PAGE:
Franklin, NC -- (ReleaseWire) -- 04/27/2012 -- It was 1987 and we were riding our horses along highway 28, when we first saw the marker: “Wedgwood….several tons of clay taken on 1767 from a nearby pit by Thomas Griffiths…..” Intrigued, we talked about someday visiting the white clay mine. We didn’t know finding the mine would not be easy.
Historically, Macon County was a center of Cherokee Kaolin clay mining and our first step was reading a copy of the Thomas Griffiths 1767 original journal, which is in the Macon County Public Library. Thomas Griffiths came over from England in 1767, as a representative of Josiah Wedgwood. Kaolin clay was needed by Wedgwood to make his fine Porcelain. Griffiths, however, left no map on where he got the 5 tons of clay he took back to England.
We talked with Russell Townsend, Tribal Historic Preservation Officer for the Eastern Band of Cherokee Indians, and he explained the importance of Kaolin clay to the Cherokee. It was used, Townsend said, for game tiles, tobacco pipe production and as slurry for the interior and exterior of homes. Mica deposits nearby meant mica frequently got into the slurry mix. The mica made the Cherokee homes sparkle like diamonds.
Josiah Wedgwood in England dreamed of large scale manufacturing of the best pottery in the world. He used unique glazes and classical designs from Roman and Greek periods. Orders for Wedgewood came from the rich and royal. Empress Catherine and Queen Charlotte were customers and Wedgewood labeled one of his lines, “Queens Ware.” He had found the best Kaolin clay came from the mine in what would become, Franklin, NC. Several years later, he found a source of clay in England but “White Unaker” from Franklin had already revolutionized Wedgwood pottery.
There is disagreement about the original location of the Cherokee mine that supplied Griffiths Kaolin but most think it to be in the Iotla area. After studying maps and talking to those with extensive family history in Macon County, Gordon located a disabled veteran, whose relatives had worked the mine. Following the veteran’s directions, Gordon found himself at Jerry Anselmo’s place, “Great Smoky Mountain Fish Camp and Safari’s” on the Little Tennessee River. Anselmo became aware of the Kaolin mine on his property, when he moved to Franklin 22 years ago. Thomas Rickman of Rickman’s store told him about the mine, and believed it was the original Cherokee mine and the source of Kaolin for some early Wedgwood pottery.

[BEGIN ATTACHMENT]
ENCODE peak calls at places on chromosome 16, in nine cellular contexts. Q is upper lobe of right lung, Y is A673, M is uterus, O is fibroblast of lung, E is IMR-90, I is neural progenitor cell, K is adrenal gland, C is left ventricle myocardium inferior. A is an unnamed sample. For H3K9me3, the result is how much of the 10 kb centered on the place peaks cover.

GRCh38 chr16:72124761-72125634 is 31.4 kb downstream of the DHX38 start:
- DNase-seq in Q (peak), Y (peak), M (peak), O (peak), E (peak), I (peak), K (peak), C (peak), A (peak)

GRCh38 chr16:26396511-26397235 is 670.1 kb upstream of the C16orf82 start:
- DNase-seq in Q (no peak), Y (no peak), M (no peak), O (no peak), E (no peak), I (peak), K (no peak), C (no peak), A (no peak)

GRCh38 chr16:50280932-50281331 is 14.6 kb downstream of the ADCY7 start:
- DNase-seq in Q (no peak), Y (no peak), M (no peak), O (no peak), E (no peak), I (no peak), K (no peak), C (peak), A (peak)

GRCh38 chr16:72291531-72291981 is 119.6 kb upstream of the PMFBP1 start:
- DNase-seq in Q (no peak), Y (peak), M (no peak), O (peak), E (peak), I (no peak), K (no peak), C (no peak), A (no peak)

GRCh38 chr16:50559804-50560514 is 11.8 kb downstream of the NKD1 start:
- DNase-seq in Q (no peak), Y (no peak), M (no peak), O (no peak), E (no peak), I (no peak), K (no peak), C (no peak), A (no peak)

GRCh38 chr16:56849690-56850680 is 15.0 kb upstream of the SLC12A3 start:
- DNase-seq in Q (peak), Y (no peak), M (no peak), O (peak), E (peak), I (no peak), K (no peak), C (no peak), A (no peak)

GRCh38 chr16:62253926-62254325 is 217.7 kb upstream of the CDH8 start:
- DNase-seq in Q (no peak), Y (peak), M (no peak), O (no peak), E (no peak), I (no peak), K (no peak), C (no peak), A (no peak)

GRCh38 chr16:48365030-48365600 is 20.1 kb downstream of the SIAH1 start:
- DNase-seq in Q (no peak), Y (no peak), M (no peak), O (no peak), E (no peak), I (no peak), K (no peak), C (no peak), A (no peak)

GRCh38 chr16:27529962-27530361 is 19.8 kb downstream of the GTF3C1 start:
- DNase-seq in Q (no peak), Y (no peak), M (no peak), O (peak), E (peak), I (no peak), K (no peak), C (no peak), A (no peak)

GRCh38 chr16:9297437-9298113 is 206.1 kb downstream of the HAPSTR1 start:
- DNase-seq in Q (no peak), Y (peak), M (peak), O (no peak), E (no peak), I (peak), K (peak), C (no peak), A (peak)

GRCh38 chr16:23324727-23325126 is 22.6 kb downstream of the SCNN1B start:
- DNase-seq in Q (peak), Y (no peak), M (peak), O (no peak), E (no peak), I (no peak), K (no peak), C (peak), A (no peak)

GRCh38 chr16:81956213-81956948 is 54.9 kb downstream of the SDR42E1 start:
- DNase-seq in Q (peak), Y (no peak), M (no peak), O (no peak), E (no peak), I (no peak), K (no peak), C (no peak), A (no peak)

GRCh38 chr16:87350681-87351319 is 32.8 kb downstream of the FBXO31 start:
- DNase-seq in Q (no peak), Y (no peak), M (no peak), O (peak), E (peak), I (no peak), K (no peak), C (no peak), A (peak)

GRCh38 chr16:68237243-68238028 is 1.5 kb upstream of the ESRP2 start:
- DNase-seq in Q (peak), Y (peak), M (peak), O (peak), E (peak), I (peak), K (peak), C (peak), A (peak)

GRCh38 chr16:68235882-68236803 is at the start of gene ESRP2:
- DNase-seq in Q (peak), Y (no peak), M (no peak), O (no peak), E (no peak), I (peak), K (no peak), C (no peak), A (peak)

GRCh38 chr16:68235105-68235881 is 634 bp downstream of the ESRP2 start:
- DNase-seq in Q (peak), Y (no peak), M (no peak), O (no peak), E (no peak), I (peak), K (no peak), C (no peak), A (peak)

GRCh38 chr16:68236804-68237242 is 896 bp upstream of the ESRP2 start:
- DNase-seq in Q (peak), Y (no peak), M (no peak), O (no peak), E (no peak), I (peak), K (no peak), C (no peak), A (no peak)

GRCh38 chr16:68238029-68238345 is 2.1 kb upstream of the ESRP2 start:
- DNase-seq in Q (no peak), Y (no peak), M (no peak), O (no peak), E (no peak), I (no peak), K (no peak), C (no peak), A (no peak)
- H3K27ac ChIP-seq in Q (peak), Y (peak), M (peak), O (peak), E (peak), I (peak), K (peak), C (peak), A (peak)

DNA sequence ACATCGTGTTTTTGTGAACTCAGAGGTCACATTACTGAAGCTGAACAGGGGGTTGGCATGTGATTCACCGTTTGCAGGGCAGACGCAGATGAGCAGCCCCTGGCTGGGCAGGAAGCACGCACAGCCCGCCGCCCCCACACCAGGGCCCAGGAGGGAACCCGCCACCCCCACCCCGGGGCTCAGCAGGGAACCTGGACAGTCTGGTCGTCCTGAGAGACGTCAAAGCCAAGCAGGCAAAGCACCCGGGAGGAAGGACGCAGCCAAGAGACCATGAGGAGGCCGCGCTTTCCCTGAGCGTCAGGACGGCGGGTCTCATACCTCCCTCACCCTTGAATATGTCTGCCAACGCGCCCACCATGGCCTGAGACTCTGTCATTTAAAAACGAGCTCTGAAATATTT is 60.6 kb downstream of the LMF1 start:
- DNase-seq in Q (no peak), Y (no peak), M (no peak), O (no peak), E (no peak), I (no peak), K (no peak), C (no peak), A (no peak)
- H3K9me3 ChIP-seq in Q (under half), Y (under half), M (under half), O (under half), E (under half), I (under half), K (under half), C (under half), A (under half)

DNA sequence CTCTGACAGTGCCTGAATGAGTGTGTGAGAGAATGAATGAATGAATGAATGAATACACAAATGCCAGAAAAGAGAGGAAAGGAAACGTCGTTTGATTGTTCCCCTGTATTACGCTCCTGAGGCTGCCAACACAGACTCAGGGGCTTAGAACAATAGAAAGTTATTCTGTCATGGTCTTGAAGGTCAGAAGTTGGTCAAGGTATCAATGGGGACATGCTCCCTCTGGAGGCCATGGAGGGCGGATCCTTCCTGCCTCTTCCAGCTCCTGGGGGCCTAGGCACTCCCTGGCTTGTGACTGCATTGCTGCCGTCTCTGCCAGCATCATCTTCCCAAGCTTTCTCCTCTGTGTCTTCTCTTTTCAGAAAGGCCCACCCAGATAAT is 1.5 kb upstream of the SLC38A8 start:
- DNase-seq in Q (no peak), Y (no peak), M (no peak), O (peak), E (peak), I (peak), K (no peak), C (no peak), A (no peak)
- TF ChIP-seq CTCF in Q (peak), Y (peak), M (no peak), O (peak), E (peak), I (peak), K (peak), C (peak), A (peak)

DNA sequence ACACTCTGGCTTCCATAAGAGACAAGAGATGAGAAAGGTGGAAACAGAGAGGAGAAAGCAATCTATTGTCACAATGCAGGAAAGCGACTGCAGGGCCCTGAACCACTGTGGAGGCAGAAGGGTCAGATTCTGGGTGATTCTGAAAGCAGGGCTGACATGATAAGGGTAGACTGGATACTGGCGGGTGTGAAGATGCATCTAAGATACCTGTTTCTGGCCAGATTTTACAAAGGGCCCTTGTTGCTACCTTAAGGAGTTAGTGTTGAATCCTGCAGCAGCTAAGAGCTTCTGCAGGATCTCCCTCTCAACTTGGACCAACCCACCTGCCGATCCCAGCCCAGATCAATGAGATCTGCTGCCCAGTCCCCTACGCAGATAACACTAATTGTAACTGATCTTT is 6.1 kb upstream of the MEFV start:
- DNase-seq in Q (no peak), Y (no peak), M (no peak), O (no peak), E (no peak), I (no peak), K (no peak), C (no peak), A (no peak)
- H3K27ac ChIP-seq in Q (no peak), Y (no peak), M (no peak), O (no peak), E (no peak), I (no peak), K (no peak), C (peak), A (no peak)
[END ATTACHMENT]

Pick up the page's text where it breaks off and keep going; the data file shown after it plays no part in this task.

Jerry drove us near the mine site in his jeep and we hiked the remaining distance. Large quartz boulders line the way and stand at the entrance of the mining area. At the mine site, we were enchanted by the white clay cliffs and ground sparkling with mica and Kaolin. It was a perfect Indiana Jones movie setting.
Jerry Anselmo is a gracious host and we were impressed with his conservation orientation. Before moving to Franklin, he worked with Jacques Cousteau on the Save the Dolphins Project. He has partnered with the Little Tennessee Land Trust on development rights on some of his land holdings linked to the Cherokee. As we were leaving, Jerry promised a tour for our grandchildren and gave us samples of Kaolin for our mantle.
Did we find the lost mine? We are certain we did. Jerry Anselmo had also received confirmation through conversations with some of the relatives of the first Europeans to arrive in Franklin, who knew many Cherokee Indians.
Displays of early Wedgwood pottery would be nice in our region. For more information, Barbara McRae’s extensive research on Franklin’s Kaolin clay history and links to Wedgwood pottery can be found at the Franklin Historical Museum. We enjoyed comparing our ideas and notes with Barbara’s on whether Franklin area Kaolin clay arrived in England before the 1767 Wedgwood expedition. We all agreed this is very probable and will be an interesting area for future research.
Dr. Gordon Mercer is on the Board of Trustees of Pi Gamma Mu International Honor Society. He is professor emeritus at Western Carolina University and a published author. Marcia Gaines Mercer is a writer and published author.